In Yemen, the number of militants on the list has ranged from 10 to 15, officials said, and is not likely to slip into the single digits anytime soon, even though there have been 36 U.S. airstrikes this year.
The number of targets on the lists isn’t fixed, officials said, but fluctuates based on adjustments to criteria. Officials defended the arrangement even while acknowledging an erosion in the caliber of operatives placed in the drones’ cross hairs.
“Is the person currently Number 4 as good as the Number 4 seven years ago? Probably not,” said a former senior U.S. counterterrorism official involved in the process until earlier this year. “But it doesn’t mean he’s not dangerous.”
In focusing on bureaucratic refinements, the administration has largely avoided confronting more fundamental questions about the lists. Internal doubts about the effectiveness of the drone campaign are almost nonexistent. So are apparent alternatives.
“When you rely on a particular tactic, it starts to become the core of your strategy — you see the puff of smoke, and he’s gone,” said Paul Pillar, a former deputy director of the CIA’s counterterrorism center. “When we institutionalize certain things, including targeted killing, it does cross a threshold that makes it harder to cross back.”
For a decade, the dimensions of the drone campaign have been driven by short-term objectives: the degradation of al-Qaeda and the prevention of a follow-on, large-scale attack on American soil.
Side effects are more difficult to measure — including the extent to which strikes breed more enemies of the United States — but could be more consequential if the campaign continues for 10 more years.
“We are looking at something that is potentially indefinite,” Pillar said. “We have to pay particular attention, maybe more than we collectively have so far, to the longer-term pros and cons to the methods we use.”
Obama administration officials at times have sought to trigger debate over how long the nation might employ the kill lists. But officials said the discussions became dead ends.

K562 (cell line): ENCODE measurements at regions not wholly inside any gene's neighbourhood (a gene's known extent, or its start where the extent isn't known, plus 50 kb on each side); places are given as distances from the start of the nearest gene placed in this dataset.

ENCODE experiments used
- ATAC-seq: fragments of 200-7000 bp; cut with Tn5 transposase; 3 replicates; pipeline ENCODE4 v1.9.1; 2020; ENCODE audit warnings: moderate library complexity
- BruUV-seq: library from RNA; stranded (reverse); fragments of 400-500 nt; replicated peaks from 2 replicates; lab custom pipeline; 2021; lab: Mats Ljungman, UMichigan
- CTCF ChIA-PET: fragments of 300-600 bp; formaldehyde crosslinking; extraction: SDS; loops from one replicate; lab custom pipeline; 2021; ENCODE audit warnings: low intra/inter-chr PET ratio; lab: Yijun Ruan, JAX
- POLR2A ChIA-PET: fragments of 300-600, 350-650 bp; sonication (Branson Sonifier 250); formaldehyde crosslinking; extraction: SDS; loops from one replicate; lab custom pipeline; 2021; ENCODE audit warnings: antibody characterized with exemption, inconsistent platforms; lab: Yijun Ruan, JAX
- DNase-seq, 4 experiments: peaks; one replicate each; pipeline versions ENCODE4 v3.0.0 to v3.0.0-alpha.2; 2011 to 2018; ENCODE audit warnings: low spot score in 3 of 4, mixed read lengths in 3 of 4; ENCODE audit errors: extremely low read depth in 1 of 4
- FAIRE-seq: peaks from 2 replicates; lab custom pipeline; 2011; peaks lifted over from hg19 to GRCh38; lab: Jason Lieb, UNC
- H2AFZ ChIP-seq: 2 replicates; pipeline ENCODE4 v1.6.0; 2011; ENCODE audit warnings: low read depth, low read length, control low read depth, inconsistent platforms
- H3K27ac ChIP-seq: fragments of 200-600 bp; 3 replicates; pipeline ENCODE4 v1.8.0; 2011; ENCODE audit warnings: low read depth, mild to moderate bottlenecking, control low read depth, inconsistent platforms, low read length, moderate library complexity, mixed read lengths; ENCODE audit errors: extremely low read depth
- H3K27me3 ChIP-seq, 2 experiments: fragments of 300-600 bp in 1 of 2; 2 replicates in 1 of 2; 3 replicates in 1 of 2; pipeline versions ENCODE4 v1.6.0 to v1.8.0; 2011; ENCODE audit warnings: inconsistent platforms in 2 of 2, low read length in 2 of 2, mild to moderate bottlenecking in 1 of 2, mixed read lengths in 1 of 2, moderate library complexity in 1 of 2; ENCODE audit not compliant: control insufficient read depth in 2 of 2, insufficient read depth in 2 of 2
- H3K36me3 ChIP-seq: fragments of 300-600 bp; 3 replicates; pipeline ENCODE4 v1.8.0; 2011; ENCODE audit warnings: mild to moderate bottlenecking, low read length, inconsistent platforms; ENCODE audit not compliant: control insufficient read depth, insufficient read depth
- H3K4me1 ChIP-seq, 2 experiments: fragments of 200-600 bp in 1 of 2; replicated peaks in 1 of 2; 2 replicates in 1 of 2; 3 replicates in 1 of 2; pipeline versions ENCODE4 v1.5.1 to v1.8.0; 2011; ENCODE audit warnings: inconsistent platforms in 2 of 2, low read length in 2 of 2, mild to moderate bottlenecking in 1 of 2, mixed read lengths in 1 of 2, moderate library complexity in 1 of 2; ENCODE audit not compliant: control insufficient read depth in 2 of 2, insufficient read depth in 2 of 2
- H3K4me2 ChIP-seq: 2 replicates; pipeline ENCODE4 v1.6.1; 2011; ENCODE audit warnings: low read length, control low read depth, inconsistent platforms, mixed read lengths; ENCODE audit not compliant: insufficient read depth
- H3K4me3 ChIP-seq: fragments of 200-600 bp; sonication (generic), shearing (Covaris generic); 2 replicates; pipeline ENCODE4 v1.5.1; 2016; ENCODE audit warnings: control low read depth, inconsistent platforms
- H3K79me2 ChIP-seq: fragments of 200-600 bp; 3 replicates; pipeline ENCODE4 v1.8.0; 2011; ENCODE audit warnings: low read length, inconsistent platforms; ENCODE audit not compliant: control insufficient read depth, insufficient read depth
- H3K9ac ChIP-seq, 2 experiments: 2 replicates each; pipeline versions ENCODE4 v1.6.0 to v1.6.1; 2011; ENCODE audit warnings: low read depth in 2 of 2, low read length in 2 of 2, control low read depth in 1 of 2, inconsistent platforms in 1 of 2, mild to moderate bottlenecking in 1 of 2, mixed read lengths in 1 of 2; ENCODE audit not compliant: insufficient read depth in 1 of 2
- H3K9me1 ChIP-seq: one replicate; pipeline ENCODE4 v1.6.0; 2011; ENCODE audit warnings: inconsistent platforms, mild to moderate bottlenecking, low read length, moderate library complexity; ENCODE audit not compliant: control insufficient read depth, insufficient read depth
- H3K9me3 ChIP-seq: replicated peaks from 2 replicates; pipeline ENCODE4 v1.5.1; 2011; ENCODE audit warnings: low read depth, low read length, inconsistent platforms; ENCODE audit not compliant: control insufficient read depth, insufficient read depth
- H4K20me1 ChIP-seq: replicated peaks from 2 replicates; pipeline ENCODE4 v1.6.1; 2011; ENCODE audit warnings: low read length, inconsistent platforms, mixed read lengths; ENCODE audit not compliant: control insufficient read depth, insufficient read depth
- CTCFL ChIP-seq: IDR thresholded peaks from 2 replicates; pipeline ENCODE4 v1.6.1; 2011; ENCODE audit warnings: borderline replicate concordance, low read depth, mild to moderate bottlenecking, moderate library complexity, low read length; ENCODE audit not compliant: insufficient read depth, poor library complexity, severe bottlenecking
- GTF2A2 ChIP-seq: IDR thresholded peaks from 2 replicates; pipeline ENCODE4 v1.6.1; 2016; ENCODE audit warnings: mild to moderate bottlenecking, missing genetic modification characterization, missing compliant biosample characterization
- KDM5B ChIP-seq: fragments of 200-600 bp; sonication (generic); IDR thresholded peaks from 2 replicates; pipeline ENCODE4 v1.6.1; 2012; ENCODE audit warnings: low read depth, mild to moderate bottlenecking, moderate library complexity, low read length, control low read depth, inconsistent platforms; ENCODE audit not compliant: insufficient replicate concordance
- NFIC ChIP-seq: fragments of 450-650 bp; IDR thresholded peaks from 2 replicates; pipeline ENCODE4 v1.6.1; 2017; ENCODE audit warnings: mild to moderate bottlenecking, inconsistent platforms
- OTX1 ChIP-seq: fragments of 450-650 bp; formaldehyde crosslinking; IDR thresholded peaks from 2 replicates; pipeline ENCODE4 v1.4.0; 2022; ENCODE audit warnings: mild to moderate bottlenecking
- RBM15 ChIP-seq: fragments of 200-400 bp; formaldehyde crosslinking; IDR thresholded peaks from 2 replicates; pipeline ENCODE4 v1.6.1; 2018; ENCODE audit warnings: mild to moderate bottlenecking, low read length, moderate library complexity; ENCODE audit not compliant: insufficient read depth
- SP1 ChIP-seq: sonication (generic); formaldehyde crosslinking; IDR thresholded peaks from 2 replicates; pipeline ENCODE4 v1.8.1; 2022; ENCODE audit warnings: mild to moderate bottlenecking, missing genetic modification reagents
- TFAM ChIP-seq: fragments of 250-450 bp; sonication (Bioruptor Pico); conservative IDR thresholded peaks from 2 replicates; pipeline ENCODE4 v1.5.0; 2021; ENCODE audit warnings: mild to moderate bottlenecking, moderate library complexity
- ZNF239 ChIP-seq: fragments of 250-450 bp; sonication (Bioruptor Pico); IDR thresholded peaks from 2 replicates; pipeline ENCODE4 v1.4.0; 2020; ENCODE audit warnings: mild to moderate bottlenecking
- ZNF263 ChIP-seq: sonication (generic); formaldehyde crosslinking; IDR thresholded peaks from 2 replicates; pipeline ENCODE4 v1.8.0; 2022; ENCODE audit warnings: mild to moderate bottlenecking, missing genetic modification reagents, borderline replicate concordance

In one instance, Mullen, the former Joint Chiefs chairman, returned from Pakistan and recounted a heated confrontation with his counterpart, Gen. Ashfaq Parvez Kayani.
Mullen told White House and counterterrorism officials that the Pakistani military chief had demanded an answer to a seemingly reasonable question: After hundreds of drone strikes, how could the United States possibly still be working its way through a “top 20” list?
The issue resurfaced after the U.S. raid that killed bin Laden. Seeking to repair a rift with Pakistan, Panetta, the CIA director, told Kayani and others that the United States had only a handful of targets left and would be able to wind down the drone campaign.
A senior aide to Panetta disputed this account, and said Panetta mentioned the shrinking target list during his trip to Islamabad but didn’t raise the prospect that drone strikes would end. Two former U.S. officials said the White House told Panetta to avoid even hinting at commitments the United States was not prepared to keep.
“We didn’t want to get into the business of limitless lists,” said a former senior U.S. counterterrorism official who spent years overseeing the lists. “There is this apparatus created to deal with counterterrorism. It’s still useful. The question is: When will it stop being useful? I don’t know.”
Karen DeYoung, Craig Whitlock and Julie Tate contributed to this report.